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The
Community
Psychologist

Volume 49 Number 1 
Winter 2016

Self Help and Mutual Support

Edited by Greg Townley and Alicia Lucksted

ERRATUM

In the Summer 2015 issue, a co-author name, Kari Nilsen, was missing from the Self Help and Mutual Support column article. The correct citation is as follows: Robberson, R., & Nilsen, K. (2015). An Evaluation of the Living Room: Members’ Experiences of Hopefulness. The Community Psychologist, 48(3).

Who Decides? Self-Direction is Key to Self-Help: Preliminary Musings

Elizabeth R. Stone, Pacifica Graduate Institute
(Elizabeth.Stone@my.pacifica.edu)

Mental patients are stigmatized not by language, but by the fact that it is legally acceptable to treat them differently… People who are labeled mentally ill become part of a system that deprives them of control over their own life as part of their treatment. (Chamberlin, 1979)

Self-determination and self-direction are the foundations for recovery as individuals define their own life goals and design their unique path(s) towards those goals. Individuals optimize their autonomy and independence to the greatest extent possible by leading, controlling, and exercising choice over the services and supports that assist their recovery and resilience. (SAMHSA, 2012)

Power is inherent in making a decision; for a decision is a determination of some sort—a determination of what is happening, what has happened, what to do or not do about it, what something means.

By appending “Self” to a word, one indicates that any actions undertaken will be initiated by the identified individual: The recipient (object, acted upon) transforms into the actor (subject).

What, then, does this look like from the perspective of an individual who experiences mental or affective states that cause discomfort or that lead to a decreased ability to achieve meaningful roles in one’s community? When such an individual seeks to get support/guidance/help, how can others offer that in a way that maintains the integrity of the individual’s desire to be seen and heard not as broken or sick, not needing to be fixed, but as a person with agency who has desires and dreams and needs—which may be momentarily thwarted by seemingly overwhelming mental or emotional states, who may be feeling temporarily adrift—and to explore and define his or her experiences in such a manner that he or she can still feel whole, with possibilities to choose from to again move toward living a more fulfilling life?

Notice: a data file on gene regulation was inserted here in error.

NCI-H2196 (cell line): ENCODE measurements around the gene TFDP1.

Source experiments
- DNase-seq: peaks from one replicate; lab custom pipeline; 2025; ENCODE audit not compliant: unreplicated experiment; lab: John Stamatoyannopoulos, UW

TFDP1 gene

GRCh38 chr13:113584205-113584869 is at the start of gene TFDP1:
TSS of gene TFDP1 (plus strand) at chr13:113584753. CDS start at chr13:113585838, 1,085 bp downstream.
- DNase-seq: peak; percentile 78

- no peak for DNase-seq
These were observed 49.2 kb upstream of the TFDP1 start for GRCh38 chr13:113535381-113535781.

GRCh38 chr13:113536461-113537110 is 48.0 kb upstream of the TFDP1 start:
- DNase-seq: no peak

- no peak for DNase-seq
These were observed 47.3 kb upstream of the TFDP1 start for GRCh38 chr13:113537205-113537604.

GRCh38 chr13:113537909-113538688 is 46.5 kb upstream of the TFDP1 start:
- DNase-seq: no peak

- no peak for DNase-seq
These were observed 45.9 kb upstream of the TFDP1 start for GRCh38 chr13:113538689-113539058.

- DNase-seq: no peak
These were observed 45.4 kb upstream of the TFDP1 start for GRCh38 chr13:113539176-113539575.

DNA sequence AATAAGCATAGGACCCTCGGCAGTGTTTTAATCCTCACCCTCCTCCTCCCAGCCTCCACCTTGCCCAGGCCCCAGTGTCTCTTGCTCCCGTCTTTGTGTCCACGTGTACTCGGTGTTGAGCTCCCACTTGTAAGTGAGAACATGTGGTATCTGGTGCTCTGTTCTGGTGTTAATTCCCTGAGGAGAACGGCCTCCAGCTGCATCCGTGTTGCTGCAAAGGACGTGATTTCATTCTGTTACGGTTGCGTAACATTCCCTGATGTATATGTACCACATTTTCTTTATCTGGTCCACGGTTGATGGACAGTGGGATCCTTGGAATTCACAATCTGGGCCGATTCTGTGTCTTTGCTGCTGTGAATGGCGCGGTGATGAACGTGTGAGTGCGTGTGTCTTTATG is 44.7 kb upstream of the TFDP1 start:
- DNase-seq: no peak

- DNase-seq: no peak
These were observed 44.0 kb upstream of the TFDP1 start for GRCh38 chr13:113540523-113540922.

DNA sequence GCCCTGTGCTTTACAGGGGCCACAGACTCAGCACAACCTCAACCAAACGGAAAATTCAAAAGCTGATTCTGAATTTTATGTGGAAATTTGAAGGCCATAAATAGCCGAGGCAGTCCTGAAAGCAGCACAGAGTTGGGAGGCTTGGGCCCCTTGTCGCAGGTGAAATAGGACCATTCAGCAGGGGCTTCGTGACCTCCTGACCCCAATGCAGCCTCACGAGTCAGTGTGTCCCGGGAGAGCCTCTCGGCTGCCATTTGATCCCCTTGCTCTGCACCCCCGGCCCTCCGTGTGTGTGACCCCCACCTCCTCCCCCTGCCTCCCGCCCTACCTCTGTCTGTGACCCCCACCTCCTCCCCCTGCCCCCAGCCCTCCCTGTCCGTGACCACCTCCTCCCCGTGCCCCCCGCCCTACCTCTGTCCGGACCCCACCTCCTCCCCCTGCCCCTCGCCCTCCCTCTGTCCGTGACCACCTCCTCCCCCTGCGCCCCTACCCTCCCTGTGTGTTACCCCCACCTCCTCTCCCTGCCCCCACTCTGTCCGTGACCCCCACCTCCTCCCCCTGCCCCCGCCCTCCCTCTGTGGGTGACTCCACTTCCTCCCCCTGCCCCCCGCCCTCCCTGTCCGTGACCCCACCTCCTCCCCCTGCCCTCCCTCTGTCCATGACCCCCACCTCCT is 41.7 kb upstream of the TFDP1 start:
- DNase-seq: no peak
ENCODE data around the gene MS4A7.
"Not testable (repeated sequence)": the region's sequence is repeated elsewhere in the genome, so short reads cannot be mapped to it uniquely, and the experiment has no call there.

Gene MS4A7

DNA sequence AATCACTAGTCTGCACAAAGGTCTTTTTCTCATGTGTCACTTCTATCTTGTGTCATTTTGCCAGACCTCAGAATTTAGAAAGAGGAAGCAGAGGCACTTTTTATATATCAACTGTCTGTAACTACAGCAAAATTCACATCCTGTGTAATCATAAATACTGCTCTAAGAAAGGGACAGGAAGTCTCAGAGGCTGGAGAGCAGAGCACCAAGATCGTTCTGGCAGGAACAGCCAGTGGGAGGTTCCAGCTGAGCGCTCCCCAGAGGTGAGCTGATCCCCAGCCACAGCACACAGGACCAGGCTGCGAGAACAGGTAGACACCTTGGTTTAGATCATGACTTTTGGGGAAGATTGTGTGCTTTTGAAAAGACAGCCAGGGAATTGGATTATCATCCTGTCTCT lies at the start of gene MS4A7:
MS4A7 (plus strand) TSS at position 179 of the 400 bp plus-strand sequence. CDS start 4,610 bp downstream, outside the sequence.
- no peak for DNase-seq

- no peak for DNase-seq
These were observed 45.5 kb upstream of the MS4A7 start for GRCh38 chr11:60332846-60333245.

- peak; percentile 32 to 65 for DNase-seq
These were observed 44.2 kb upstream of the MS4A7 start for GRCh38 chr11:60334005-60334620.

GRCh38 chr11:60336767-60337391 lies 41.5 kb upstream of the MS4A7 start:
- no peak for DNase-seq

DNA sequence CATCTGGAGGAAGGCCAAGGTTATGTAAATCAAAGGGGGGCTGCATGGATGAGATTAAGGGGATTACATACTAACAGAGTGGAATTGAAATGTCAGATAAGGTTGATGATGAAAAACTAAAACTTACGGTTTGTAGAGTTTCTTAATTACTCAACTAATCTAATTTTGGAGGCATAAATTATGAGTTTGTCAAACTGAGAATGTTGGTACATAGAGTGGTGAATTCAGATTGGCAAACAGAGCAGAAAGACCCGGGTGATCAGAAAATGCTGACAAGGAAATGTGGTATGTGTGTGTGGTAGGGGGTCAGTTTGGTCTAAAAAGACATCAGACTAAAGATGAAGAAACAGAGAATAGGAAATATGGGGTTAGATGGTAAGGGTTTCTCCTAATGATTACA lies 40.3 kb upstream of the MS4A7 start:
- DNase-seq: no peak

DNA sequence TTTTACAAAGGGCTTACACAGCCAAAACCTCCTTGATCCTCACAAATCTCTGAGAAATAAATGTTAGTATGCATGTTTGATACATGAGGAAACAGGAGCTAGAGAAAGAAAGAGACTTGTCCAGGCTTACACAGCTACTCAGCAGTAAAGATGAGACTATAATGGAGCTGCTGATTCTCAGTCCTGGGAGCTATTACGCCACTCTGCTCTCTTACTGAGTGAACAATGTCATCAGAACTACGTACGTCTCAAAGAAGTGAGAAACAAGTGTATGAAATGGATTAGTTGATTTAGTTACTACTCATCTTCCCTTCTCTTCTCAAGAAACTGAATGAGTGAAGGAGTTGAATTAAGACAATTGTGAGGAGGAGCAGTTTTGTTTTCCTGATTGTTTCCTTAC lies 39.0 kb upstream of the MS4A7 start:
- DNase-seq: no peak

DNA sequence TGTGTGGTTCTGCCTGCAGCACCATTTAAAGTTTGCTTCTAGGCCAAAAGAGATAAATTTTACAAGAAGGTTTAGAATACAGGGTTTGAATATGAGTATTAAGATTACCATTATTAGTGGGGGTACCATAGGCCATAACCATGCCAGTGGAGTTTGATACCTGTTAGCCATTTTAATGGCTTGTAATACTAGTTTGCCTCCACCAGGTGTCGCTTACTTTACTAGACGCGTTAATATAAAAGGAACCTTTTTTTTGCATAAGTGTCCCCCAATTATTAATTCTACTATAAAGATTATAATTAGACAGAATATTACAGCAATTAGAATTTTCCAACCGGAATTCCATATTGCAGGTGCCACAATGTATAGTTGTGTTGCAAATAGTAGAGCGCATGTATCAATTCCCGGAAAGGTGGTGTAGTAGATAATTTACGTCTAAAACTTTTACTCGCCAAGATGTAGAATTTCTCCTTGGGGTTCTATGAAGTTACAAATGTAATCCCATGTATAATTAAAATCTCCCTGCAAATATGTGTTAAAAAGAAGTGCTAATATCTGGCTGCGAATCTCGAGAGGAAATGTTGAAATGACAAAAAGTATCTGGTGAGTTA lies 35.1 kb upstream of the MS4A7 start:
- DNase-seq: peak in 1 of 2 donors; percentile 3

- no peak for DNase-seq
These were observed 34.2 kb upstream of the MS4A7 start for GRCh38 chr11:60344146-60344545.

Although nomenclature varies (peer-directed, consumer-operated, person-driven, client-led, etc.), Self-Help has been offered as one option. In practice, what Self-Help looks like within the vast continuum of behavioral health sciences can be significantly different. I will argue that it is most effective when imbued with the values upon which the c/s/x (consumer/survivor/ex-patient) movement was founded (Morrison, 2005). In particular, claiming the authority to define one’s needs and realities based on one’s own experiential knowledge, leading to the human right to be an equal partner in determining and participating in treatment/services. Specifically, I will apply this lens in three cases: 1) the guiding values in peer-directed services and the concomitant potential dangers of peer staff being tasked to be enforcers or unreflectively replicating power dynamics traditionally found in the medical model; 2) the values guiding Intentional Peer Support; and 3) the possibly empowering effects of collaborative decision-making among co-coordinators in an independent peer organization.

Clay’s (2005) review of peer programs noted several values at their core, especially “a strong sense of personal ethics and an unconditional respect for each person as an individual with the right to make decisions for himself or herself” (p. 11-12). They are grounded in choice—all activities are voluntary, elective and non-coercive since peers are “experts in defining their own experience” (p. 12); empowerment—“a sense of personal strength and efficacy, with self-direction and control over one’s life”; and the peer principle—“relationships are based on shared experiences and values and are characterized by reciprocity and mutuality” (p. 11).